Skowronska-Krawczyk said the work demonstrated for the first time that a "methylation clock" gene had a functional role in the aging of an organ. In this case, the eye. DNA methylation is used throughout the human body, essentially turning biological switches on an off to maximize efficient operation. It has key regulatory roles in the body's cardiovascular, neurological, reproductive and detoxification systems.

In recent years, there has been much work and progress in identifying possible biomarkers that predict the biological age (not chronological) of individuals. Such biomarkers would be useful in identifying risk and status of age-related diseases. ELOVL2 is among the genes attracting greatest interest.

"I have been asked whether I think ELOVL2 is the aging gene," said Skowronska-Krawczyk. "After thinking about it, it is not unreasonable to think that lower ELOVL2 expression might be at the basis for many age-related conditions. Future work in our lab will address that question."

Co-authors of this study include: co-first authors Daniel Chen and Daniel Chao as well as Lorena Rocha, Viet Ahn Nguyen Huu, Michal Krawczyk, Manish Dasyani, Tina Wang, Maryam Jafari, Mary Jabari, Kevin D. Ross, Bruce Hamilton, and Kang Zhang, all at UC San Diego; and Matthew Kolar and Alan Saghatelian, Salk Institute for Biological Studies.

###

Disclosure: In February 2019, a patent was licensed from UC San Diego to Visgenx, a startup company focused on developing new treatments for dry AMD. Skowronska-Krawczyk and Daniel Chao, MD, PhD, assistant clinical professor of ophthalmology and co-first author of the study, are co-founders and have equity interest. Chao is also a consultant. The company is developing therapeutics for dry AMD exploiting an approach described in the latest paper.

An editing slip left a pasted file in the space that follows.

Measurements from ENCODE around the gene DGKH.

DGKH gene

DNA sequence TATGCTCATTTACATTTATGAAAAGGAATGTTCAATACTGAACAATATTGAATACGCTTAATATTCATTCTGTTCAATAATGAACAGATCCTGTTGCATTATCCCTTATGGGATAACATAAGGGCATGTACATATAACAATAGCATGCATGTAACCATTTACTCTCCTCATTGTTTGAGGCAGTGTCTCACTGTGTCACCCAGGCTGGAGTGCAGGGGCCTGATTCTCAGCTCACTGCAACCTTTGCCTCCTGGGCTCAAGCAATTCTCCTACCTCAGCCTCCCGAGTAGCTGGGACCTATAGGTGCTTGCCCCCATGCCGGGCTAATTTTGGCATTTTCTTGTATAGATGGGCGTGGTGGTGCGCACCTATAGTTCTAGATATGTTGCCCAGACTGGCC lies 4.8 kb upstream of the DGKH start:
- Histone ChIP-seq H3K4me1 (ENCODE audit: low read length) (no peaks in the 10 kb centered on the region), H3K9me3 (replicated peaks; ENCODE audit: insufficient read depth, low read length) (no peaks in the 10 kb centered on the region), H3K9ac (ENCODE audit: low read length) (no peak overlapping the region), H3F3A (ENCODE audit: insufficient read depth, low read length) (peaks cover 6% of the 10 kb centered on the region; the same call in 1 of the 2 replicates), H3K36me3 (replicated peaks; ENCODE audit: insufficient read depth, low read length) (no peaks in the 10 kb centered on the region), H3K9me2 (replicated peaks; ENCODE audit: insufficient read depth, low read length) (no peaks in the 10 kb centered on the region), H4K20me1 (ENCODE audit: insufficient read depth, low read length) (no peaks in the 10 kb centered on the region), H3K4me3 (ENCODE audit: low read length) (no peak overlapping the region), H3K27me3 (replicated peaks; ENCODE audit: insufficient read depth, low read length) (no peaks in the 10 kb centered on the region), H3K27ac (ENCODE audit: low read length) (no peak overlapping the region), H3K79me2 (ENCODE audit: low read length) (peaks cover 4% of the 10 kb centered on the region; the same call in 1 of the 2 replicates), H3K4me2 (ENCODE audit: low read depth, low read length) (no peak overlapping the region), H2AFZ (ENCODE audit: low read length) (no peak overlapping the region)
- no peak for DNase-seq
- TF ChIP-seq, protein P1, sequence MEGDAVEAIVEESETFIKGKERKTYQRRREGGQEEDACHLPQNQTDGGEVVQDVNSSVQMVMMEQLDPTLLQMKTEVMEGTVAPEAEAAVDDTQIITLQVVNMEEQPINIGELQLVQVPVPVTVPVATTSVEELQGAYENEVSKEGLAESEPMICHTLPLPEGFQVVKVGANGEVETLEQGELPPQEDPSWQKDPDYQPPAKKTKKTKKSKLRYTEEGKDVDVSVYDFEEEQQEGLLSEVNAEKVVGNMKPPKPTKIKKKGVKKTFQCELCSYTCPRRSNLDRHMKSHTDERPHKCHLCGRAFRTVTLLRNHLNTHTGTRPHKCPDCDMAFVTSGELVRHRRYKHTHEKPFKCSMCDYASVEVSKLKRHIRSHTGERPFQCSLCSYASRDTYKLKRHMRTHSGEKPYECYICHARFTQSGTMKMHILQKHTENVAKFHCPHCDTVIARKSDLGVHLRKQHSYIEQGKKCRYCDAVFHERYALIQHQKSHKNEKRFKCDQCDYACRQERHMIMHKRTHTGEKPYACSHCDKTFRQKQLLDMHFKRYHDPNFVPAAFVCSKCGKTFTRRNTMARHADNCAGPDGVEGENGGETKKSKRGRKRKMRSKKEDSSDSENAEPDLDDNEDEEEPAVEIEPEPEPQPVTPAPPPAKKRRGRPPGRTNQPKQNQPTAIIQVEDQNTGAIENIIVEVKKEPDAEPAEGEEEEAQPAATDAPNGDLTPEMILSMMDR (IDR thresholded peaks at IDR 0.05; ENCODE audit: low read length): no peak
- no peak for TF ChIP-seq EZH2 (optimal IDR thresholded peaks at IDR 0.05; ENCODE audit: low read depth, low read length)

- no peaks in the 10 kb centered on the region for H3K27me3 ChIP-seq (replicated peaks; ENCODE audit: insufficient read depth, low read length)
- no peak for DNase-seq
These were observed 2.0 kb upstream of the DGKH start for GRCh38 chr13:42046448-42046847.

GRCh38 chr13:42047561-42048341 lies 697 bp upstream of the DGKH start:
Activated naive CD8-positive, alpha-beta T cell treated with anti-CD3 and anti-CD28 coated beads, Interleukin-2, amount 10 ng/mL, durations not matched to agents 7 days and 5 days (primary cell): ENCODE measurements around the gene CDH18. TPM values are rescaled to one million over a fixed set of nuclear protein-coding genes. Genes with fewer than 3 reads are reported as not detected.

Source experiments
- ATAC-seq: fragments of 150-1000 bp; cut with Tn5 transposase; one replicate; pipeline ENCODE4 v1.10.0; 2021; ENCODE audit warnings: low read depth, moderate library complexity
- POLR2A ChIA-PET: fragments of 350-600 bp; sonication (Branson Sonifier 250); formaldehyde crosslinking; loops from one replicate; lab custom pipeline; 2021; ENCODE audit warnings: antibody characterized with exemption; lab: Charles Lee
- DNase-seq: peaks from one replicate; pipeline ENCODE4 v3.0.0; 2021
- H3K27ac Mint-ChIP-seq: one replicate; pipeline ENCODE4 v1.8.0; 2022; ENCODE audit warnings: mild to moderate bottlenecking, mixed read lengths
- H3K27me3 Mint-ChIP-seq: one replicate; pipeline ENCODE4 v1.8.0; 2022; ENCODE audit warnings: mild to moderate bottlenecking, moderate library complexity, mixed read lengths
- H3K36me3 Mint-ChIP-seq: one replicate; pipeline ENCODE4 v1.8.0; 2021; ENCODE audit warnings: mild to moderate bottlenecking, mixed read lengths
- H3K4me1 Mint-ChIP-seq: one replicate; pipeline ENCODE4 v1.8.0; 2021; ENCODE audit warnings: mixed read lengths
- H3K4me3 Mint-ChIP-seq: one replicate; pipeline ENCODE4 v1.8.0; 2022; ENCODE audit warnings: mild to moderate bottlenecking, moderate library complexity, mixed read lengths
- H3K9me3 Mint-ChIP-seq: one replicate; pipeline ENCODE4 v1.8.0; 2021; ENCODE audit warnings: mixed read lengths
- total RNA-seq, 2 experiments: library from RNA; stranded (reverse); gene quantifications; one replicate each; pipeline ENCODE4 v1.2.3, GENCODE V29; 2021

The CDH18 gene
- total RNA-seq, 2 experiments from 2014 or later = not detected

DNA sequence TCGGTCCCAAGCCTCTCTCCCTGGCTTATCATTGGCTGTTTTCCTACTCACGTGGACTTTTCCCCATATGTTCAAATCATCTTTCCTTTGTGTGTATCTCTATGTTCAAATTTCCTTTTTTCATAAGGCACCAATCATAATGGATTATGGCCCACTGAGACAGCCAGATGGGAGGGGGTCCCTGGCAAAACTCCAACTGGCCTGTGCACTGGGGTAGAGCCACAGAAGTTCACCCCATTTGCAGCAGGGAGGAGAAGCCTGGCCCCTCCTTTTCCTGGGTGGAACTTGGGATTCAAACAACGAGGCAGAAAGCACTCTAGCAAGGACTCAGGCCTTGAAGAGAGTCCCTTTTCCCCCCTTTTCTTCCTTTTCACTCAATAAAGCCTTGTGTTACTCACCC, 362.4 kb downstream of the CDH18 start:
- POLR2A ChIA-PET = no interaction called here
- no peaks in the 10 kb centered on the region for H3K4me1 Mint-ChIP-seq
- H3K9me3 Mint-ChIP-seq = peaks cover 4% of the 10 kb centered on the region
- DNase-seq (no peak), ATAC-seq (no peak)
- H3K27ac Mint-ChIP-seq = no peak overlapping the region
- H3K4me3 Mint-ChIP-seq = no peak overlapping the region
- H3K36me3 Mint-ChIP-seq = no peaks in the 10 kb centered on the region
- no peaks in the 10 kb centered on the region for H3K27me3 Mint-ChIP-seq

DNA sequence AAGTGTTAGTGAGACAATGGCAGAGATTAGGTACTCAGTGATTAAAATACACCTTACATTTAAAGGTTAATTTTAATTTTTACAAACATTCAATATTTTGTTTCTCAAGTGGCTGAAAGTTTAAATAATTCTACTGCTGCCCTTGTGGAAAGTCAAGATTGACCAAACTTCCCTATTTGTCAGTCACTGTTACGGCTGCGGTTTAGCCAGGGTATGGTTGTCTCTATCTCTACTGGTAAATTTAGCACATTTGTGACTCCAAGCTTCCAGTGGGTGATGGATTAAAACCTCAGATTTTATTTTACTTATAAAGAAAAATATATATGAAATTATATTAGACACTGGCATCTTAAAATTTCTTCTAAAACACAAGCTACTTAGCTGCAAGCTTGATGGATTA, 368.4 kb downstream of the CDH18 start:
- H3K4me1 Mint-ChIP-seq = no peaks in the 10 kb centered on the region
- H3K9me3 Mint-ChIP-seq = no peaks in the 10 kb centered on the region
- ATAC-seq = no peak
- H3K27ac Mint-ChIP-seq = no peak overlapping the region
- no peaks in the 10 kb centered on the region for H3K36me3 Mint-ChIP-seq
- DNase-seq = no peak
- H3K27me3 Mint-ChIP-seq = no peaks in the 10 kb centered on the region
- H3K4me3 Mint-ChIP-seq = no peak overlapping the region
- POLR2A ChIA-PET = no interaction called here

Media Contact

Scott LaFee
slafee@ucsd.edu
858-249-0456

 @UCSanDiego

http://www.ucsd.edu 

Scott LaFee | EurekAlert!
Further information:
http://dx.doi.org/10.1111/acel.13100

More articles from Health and Medicine:

nachricht UTMB researchers have discovered a new antiviral mechanism for dengue therapeutics
14.07.2020 | University of Texas Medical Branch at Galveston

nachricht Scientists use nanoparticle-delivered gene therapy to inhibit blinding eye disease in rodents
08.07.2020 | Johns Hopkins Medicine

All articles from Health and Medicine >>>

The most recent press releases about innovation >>>

Die letzten 5 Focus-News des innovations-reports im Überblick:

Im Focus: Electron cryo-microscopy: Using inexpensive technology to produce high-resolution images

Biochemists at Martin Luther University Halle-Wittenberg (MLU) have used a standard electron cryo-microscope to achieve surprisingly good images that are on par with those taken by far more sophisticated equipment. They have succeeded in determining the structure of ferritin almost at the atomic level. Their results were published in the journal "PLOS ONE".